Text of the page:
Creative Financing, MUNI style ...
Muni has a new idea how to raise funds - enter into Enron style contracts with offshore corporations with the hope of getting a few million dollars based on selling tax right offs for Muni vehicles initially purchased with government funds.
Some questions people should be asking:
Visionary Thinking The "X Plan," a draft of Muni's hopes for the future, offers a glimpse of transit utopia By Matt Smith, SF Weekly, December 5, 2001
I received a comment recently that this page needs updating and that Muni is still not fixed.
My sense is that Michael Burns (the General Manager) is doing a fairly good job with day with day operations and that drivers for the most part are doing their best (when they are driving). The issues still revolve around good management and creating a supportive institutional culture. If you have a comment or complaint, you can add it to the Comments, Complaints and Questions form at MUNI sfmuni.com website - or contact the GM directly. You may also want to add to our list of MUNI Horror Stories on the SF Transit Forum.
Here are some of the issues which I think are important.
1. Operations are still essential. This is a day to day issue. Are runs missed? Good management and institutional culture are intertwined here. Drivers (and other MUNI employees) that don't feel they are being treated fairly - both by management and the public will not perform at their best. Employees must be given the tools and the support they need to do the jobs expected of them. But employees that continue to perform badly, even when treated fairly should not continue to work at MUNI. The amount of money MUNI pays out in civil judgements for accidents does not show good management. Some have advocated management incentives as the solution to MUNI's problems. These could be counterproductive - those who advocate them might do well to read Alfie Kohn's article in the Boston Globe, Studies Find Reward Often No Motivator. It is foolish to expect that a new city charter amendment that creates another new commission will somehow fix MUNI. The public needs to keep the Mayor and Board of Supervisors fully accountable for the performance of MUNI. There is no substitute for good management with the proper balance of authority and accountability.
2. Equipment is important. Bad equipment is not good for moral, nor does it help riders when buses break down. This is both a funding and planning issue as well as a day to day management issue. Pollution levels, reliability, cost as well as the height of bus floors are important considerations to balance in new vehicle purchases.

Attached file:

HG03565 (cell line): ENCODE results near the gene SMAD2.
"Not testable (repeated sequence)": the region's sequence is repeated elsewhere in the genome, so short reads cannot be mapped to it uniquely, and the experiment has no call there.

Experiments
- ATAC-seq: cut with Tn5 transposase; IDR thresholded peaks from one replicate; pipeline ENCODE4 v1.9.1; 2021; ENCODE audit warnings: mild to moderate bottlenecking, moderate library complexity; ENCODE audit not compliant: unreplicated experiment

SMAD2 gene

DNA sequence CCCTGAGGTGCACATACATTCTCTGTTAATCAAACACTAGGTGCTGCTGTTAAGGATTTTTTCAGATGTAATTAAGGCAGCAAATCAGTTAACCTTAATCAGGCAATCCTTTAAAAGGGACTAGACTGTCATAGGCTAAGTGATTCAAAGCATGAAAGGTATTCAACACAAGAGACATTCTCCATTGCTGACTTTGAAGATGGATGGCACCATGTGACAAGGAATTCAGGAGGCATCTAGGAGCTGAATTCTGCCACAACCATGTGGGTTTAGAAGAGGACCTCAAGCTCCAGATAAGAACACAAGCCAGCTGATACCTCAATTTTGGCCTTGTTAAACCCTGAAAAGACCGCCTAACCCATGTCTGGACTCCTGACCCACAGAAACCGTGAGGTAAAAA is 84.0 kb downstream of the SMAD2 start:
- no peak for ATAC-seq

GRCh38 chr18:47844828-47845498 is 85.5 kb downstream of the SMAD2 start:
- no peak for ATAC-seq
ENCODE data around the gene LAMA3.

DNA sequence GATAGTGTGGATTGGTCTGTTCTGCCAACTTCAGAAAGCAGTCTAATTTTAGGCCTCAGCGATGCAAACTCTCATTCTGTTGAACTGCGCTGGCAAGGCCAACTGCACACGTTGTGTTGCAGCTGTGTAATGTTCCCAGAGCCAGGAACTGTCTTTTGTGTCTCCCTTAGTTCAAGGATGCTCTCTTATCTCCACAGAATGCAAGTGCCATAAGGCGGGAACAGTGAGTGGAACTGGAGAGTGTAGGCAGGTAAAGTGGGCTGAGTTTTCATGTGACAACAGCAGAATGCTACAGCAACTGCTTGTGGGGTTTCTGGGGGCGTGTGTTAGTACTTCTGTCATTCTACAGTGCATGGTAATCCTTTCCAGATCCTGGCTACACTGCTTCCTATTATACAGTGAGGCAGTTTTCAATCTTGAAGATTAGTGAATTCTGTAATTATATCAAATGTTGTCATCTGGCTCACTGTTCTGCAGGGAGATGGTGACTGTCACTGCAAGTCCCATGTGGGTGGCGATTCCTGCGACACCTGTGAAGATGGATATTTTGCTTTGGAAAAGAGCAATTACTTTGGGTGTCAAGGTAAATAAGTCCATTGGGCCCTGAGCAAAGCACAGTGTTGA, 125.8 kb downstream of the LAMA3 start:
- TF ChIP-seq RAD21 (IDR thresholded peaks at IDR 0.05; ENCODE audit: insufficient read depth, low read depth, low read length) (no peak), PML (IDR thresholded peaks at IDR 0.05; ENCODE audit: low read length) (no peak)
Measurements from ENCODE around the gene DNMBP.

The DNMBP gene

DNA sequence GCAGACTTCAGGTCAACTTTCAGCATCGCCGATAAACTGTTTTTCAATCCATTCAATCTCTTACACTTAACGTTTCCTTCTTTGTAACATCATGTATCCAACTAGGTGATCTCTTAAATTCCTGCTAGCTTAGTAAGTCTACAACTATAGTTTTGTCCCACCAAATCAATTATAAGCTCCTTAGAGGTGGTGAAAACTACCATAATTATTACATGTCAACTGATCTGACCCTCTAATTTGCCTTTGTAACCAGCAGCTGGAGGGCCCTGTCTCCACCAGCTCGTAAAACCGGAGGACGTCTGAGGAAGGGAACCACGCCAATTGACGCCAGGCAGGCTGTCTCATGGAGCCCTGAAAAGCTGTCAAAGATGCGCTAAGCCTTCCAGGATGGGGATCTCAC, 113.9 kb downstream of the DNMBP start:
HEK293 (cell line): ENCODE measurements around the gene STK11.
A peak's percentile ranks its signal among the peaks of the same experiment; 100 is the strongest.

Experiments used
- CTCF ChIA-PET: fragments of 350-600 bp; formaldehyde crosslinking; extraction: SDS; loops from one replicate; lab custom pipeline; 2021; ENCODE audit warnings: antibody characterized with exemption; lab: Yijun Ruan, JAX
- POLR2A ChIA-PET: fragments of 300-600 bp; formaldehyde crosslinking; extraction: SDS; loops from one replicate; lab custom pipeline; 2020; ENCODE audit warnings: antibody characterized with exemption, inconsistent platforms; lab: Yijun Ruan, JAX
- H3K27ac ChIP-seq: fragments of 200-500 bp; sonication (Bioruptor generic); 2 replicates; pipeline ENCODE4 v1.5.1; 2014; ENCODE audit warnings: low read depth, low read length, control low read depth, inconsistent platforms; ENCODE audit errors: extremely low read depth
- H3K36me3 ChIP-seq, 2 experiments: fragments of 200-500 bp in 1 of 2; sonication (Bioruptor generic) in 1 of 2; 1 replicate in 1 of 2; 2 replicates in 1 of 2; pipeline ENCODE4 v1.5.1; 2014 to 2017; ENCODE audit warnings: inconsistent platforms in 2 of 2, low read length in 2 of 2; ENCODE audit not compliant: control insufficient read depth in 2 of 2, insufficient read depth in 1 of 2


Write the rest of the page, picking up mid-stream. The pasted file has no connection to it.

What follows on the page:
3. Funding is important. To the extent that public transportation is deemed to be a public good in the city, MUNI must receive sufficient funding to do what is expected of it. Most would agree that MUNI provides civic benefits to those beyond just those riding the system and that fares alone are not sufficient alone to support the kind of public transportation system desired by city residents and those who benefit from business interests in the city.
4. San Francisco needs ongoing public transportation planning. It is not enough to just keep running the existing system. Needs change and there are opportunities to improve service (such as adding light rail to the Geary corridor). Automobile use in the city has reached the saturation point in many neighborhoods. Better public transportation is one of the major solutions to this problem. Much of this relates to funding - but it also requires good planning decisions. It will be crucial to look for funds from sources which traditionally subsidize road construction. For a good source of information about what other cities are doing, see Light Rail Progress.
5. Fares must be kept reasonable (or even cheap). If people are going to be encouraged to take MUNI rather than drive, it must make good economic sense. The Fast Pass is a great way to give Muni a predictable revenue source while making the incremental cost of taking MUNI free (for those who have purchased FastPasses). Perhaps it is time to give city workers free Fast Passes rather than free parking places. [See: Transit First' Comes Last For Many S.F. Officials They push public transportation, yet drive to work by Dan Levy, SF Chronicle, Aug 23, 1999]
6. City subsidies for autos need to be better understood. The city provides large subsidies for owners of cars in the city. Roads and traffic lights are not paid for directly by drivers. The $27 per year residential parking permit fee represents far less than the market value of a parking place in the city. In justifying city funds for public transit, it would be good to better understand the current subsidies provided for those using city roads and parking.
7. MUNI needs public support. Without broad public support MUNI will never work well. The reality is that budgets are made by politicians in response to public pressure. Without public pressure there will always be the temptation to cut MUNI. The rider organization, Rescue Muni has been helpful in this regard - but other civic organizations, from The Bicycle Coalition to the Senior Action Network are just as important. The Press in the city can also have a major effect on citizen knowledge of transportation issues.
8. MUNI must be responsive to San Francisco. People in San Francisco use MUNI. It's the 7th largest transportation system in the United States with over 700,000 daily boardings. It's in MUNI's best interest to be responsive to those who use MUNI and those who benefit from MUNI. It needs to give good service to riders and be run efficiently. The credibility of MUNI is important. It must strive to earn a reputation as an important and respected institution in the city.
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30-Apr-2001 - a previous version of this page